Taxes come in different forms and shapes. Regardless, they all have certain consequences. The discussion about what is the optimal size of the state, and which public expenditures are justified and beneficial never tires. Some argue for minimal state focused only on protecting the lives and property of its citizens from external and internal aggression, while others dream of a huge welfare state.
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There are also many voices in-between arguing in favor of introducing public benefits for education or basic safety, while at the same time criticizing overblown social transfers. No matter the size of the government, it needs to be funded somehow, and it can be done in different ways, but nearly always taxes will be the main source of financing and different taxes will have different effects, as discussed by Tomasz Kasprowicz.
Well-designed taxes should fulfill several criteria, true, but most of all they should never cause unnecessary distortions in economy. The question of how to construct a tax system is not new – Adam Smith considered that problem many years ago. In The Wealth of Nations he pointed out that taxes should follow four principles:
fairness – taxation should be compatible with taxpayers’ conditions, including their ability to pay in line with personal and family needs;
certainty – taxpayers should be clearly informed about why and how taxes are levied;
convenience – the process of paying and collecting taxes should be as easy as possible;
efficiency – the administration of tax collection should be so contrived as to take out of the pockets as little as possible, over and above that which it brings into the public treasury of the state1.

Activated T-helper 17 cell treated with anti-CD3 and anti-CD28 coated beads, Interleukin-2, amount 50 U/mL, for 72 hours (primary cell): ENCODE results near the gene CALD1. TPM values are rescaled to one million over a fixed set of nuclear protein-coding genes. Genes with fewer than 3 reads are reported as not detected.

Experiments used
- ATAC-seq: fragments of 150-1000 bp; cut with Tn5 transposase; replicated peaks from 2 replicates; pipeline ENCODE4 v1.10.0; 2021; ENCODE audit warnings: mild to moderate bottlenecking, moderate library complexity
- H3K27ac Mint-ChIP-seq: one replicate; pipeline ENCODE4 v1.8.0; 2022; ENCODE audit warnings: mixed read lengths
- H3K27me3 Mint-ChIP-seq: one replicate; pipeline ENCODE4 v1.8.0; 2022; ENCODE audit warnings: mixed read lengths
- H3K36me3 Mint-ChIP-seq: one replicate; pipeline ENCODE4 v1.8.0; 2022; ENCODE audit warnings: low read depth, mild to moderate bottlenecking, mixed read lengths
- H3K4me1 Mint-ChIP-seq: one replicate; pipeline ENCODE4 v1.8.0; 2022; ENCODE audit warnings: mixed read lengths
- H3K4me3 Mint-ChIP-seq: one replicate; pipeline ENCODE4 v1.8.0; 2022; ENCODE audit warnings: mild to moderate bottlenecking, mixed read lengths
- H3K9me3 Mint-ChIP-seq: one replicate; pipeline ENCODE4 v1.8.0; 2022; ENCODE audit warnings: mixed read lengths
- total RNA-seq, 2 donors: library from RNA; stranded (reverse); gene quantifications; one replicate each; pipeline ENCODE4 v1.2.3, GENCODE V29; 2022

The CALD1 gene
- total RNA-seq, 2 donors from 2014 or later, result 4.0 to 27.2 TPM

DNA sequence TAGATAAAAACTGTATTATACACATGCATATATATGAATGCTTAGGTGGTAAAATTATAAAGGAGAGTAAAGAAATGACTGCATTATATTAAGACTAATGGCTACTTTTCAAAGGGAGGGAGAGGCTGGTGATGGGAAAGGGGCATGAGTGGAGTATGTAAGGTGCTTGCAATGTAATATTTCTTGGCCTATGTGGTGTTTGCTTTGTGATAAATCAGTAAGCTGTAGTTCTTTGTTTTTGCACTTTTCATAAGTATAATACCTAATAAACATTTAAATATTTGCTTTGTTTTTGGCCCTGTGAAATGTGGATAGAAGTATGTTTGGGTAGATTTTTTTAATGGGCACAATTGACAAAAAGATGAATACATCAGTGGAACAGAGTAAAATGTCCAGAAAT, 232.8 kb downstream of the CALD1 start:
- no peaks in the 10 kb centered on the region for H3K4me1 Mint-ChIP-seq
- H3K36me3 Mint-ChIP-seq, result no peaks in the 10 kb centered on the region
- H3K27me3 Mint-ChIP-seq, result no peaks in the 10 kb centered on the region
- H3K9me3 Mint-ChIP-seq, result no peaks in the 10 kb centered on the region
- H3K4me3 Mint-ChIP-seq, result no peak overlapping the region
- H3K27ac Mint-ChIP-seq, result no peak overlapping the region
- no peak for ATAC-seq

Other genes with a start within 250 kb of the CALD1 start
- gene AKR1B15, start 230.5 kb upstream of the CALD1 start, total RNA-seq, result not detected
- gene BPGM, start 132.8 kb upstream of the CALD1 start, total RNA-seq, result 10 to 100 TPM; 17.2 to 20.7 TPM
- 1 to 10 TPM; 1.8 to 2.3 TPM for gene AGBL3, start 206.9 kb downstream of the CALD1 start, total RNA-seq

These rules are still valid today, although they need to be further specified. We should remember that the starting point for the designing of a tax system is the desired amount of tax revenue and the level of redistribution built into the system.
Typically, much more emphasis is currently put on efficiency – from the growth perspective, taxes should be designed in such a manner that harms economic activity as little as possible. The majority of economists would agree that in order to fulfill those criteria, taxes should be neutral, simple, and stable.
A neutral tax system is one that treats similar activities in similar ways. Such a design minimizes distortions – people choose among similar alternatives according to their preferences and not tax differences. It also limits the number of disputes between administration and taxpayers about which rate should be applied.
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1 Smith, A. (1776) The Wealth of Nations, London: W. Strahan and T. Cadell. Available [online]: https://www.gutenberg.org/files/3300/3300-h/3300-h.htm